Toxic chemicals in beauty products commonly used by and marketed to Black people and other people of color could be contributing to racial health inequities.
So say researchers and community groups studying chemicals in consumer goods, arguing that the term “environmental justice,” which has gained prominence in recent years to describe how communities of color bear larger pollution burdens, should be expanded to include exposure from toxic beauty products.
Just as communities of color often are located in more polluted areas due to discriminatory zoning and housing policies, centuries of racist and sexist beauty standards favoring straight hair, for example, have pushed Black women and feminine people, in particular, to use products containing harsh chemicals that could harm their health.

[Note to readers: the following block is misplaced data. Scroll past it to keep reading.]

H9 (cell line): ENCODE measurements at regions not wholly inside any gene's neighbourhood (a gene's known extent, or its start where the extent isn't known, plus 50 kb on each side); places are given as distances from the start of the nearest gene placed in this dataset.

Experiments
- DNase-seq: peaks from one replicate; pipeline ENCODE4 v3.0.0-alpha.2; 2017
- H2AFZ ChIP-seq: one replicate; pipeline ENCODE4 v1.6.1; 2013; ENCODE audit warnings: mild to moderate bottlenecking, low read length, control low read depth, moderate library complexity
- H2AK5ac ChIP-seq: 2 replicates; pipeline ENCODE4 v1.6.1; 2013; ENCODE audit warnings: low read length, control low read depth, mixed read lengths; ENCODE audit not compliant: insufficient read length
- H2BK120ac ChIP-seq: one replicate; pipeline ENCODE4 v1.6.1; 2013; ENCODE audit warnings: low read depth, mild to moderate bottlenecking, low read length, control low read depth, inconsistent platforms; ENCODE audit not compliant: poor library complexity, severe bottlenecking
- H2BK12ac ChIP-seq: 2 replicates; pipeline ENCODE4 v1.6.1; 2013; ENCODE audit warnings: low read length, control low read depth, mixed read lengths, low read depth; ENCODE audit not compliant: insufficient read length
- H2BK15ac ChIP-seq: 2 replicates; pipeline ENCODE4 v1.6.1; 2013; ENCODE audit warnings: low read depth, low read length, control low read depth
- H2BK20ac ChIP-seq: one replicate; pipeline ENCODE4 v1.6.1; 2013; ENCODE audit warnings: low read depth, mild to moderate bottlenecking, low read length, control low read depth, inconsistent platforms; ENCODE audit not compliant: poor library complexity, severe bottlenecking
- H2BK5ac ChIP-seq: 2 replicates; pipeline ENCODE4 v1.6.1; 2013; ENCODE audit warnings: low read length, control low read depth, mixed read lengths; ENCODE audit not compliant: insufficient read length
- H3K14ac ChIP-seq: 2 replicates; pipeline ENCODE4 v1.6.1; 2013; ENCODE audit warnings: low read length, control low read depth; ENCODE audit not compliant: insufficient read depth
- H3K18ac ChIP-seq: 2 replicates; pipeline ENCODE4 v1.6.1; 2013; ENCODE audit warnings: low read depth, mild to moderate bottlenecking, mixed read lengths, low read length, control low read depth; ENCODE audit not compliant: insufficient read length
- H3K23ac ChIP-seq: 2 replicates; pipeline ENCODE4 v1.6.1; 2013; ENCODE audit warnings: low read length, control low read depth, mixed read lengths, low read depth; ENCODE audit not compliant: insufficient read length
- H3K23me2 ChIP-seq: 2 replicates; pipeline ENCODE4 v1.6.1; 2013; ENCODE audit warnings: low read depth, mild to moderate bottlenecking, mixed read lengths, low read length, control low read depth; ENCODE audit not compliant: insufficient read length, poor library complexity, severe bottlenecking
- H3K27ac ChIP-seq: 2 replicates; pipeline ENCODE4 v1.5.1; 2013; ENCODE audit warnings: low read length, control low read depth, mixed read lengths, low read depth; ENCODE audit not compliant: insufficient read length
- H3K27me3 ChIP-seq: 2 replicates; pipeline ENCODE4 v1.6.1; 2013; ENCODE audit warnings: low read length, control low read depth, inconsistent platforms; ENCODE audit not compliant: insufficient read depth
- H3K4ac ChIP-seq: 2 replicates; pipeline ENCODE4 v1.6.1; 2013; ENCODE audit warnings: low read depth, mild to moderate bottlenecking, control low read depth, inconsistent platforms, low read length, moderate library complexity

Photo Credit: Claudine Hellmuth/E&E News (illustration); Freepik (phtotos); American Journal of Obstetrics & Gynecology (text)
By Leila Waid. It’s hard to believe that it has already been one year since the Norfolk Southern train derailed in the small and quiet